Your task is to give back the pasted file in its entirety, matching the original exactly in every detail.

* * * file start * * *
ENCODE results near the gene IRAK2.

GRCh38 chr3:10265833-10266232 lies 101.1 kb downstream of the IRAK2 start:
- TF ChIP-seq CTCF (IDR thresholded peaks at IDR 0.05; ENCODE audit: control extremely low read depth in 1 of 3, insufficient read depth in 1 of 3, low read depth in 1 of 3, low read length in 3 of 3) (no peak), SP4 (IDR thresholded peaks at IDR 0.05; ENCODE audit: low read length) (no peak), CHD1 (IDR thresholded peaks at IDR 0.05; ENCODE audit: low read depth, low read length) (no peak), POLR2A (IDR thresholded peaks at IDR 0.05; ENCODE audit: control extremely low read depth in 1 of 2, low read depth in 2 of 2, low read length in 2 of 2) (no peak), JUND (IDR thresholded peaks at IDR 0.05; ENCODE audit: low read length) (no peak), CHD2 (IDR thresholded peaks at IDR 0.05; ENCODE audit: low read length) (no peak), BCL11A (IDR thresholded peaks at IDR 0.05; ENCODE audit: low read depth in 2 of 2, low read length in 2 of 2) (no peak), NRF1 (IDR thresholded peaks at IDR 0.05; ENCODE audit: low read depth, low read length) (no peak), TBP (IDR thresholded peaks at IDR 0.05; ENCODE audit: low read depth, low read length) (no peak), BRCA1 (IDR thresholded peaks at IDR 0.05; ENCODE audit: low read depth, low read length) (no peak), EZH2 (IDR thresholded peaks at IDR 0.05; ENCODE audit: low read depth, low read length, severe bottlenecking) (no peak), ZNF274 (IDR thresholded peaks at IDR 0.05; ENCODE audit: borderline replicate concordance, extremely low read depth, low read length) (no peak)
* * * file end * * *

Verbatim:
ENCODE results near the gene IRAK2.

GRCh38 chr3:10265833-10266232 lies 101.1 kb downstream of the IRAK2 start:
- TF ChIP-seq CTCF (IDR thresholded peaks at IDR 0.05; ENCODE audit: control extremely low read depth in 1 of 3, insufficient read depth in 1 of 3, low read depth in 1 of 3, low read length in 3 of 3) (no peak), SP4 (IDR thresholded peaks at IDR 0.05; ENCODE audit: low read length) (no peak), CHD1 (IDR thresholded peaks at IDR 0.05; ENCODE audit: low read depth, low read length) (no peak), POLR2A (IDR thresholded peaks at IDR 0.05; ENCODE audit: control extremely low read depth in 1 of 2, low read depth in 2 of 2, low read length in 2 of 2) (no peak), JUND (IDR thresholded peaks at IDR 0.05; ENCODE audit: low read length) (no peak), CHD2 (IDR thresholded peaks at IDR 0.05; ENCODE audit: low read length) (no peak), BCL11A (IDR thresholded peaks at IDR 0.05; ENCODE audit: low read depth in 2 of 2, low read length in 2 of 2) (no peak), NRF1 (IDR thresholded peaks at IDR 0.05; ENCODE audit: low read depth, low read length) (no peak), TBP (IDR thresholded peaks at IDR 0.05; ENCODE audit: low read depth, low read length) (no peak), BRCA1 (IDR thresholded peaks at IDR 0.05; ENCODE audit: low read depth, low read length) (no peak), EZH2 (IDR thresholded peaks at IDR 0.05; ENCODE audit: low read depth, low read length, severe bottlenecking) (no peak), ZNF274 (IDR thresholded peaks at IDR 0.05; ENCODE audit: borderline replicate concordance, extremely low read depth, low read length) (no peak)